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100-word-story competition 2022: Vote for the winning adult

BY READERS DIGEST

1st Jan 2015 100-Word-Story Competition

100-word-story competition 2022: Vote for the winning adult

From thousands of entries to just three, our team of judges has chosen the shortlist for the adult category of our 100-word-story competition, now it's up to you to vote for the winner

"Behind the Filter of a Mother" 

by Sian Shaw, Coventry  

"Smile, smile at Mummy". My baby wriggles, kicks and fusses, his skin is irritating him. Neither of us have slept for weeks and none of the creams are helping. His eyes meet mine and his smile melts away my tiredness for a split second. I upload the picture to my social media, add a filter to smooth out his skin and remove the heavy bags from under eyes. In the caption I type "Good morning" and I post. Within minutes my phone starts pinging with likes and comments "what a happy baby" "so cute" "looking fresh mama". The crying continues.

 

"What She Would Rather Tell a Stranger"

by Rachel O'Cleary, Tipperary

My mother's bare foot rests in my lap, softer than expected, toenails thick. My knuckles complain as I squeeze the clippers. "Call Me Lily," she says, and I think, what else? I paint her toenails Big Apple Red while she talks about her estranged daughter, gone to the city years ago. "That girl was always an odd one," she says. "I'll bet she leaves me here to rot." I stare at the deep furrows between her eyebrows. See myself: hard-pedaling, smoke unspooling, highway breeze through messy hair, whisky-burnt, split by childbirth, circling, circling home. I hold my breath, and wait.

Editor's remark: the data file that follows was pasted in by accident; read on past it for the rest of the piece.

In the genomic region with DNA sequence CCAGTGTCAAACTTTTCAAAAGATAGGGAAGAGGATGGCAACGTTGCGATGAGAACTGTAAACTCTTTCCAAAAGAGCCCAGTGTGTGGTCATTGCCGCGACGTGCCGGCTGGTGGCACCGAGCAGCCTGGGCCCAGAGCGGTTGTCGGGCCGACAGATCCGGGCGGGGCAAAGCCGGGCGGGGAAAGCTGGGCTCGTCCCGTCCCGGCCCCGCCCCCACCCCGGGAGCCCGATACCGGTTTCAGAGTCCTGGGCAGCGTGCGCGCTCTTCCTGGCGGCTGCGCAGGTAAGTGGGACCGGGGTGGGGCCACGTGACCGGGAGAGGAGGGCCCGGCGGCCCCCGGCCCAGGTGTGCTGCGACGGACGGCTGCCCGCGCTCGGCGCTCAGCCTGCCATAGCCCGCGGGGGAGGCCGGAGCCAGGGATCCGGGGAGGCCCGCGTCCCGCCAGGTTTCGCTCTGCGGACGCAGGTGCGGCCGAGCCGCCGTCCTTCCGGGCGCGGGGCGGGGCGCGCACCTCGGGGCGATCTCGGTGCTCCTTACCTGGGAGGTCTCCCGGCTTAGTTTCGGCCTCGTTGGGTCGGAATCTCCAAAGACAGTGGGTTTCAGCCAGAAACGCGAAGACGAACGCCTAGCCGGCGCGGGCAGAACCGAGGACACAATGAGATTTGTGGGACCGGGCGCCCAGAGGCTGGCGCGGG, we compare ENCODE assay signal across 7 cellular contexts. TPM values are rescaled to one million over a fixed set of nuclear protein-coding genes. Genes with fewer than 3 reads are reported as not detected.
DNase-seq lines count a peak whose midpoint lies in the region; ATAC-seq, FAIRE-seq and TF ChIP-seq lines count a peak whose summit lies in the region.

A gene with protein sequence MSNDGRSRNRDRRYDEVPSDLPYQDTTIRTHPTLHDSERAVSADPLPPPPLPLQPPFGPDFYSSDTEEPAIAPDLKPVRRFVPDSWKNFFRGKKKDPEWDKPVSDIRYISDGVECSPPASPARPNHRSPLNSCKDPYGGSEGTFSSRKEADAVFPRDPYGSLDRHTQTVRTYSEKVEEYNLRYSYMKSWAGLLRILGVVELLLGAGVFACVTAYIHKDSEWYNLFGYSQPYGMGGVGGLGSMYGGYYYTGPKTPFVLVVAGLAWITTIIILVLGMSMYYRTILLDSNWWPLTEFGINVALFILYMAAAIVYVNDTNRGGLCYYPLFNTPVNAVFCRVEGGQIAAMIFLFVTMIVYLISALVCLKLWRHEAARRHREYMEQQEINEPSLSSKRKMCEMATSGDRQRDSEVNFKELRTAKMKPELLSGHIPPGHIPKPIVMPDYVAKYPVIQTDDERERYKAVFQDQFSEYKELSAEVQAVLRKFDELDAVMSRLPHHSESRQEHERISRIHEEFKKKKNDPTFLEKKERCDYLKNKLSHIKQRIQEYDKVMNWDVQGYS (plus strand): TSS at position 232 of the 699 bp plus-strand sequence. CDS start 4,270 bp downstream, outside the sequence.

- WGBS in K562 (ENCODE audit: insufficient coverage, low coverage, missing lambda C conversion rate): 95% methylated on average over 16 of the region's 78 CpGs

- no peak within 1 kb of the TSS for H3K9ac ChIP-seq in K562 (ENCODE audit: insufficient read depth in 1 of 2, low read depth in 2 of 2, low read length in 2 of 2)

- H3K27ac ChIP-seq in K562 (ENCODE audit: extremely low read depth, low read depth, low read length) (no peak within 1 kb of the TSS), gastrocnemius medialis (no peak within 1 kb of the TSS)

"Write Club"

by Katherine Bebo, Dorset 

The first rule of Write Club is: You do not talk about Write Club. The second rule… you know the rest. We are guerrilla grammarians, changing the world one semicolon at a time. Under the cover of darkness, we correct the inexcusable: misplaced apostrophes (*shudder*), misspellings and other travesties—then meet to share our victories. A knock. We freeze. The figure enters, then asks: “What’s the difference between a cat and a comma?” A tense silence. “One has claws at the end of its paws, and one is a pause at the end of a clause.” I nod. “You’re in.”

 

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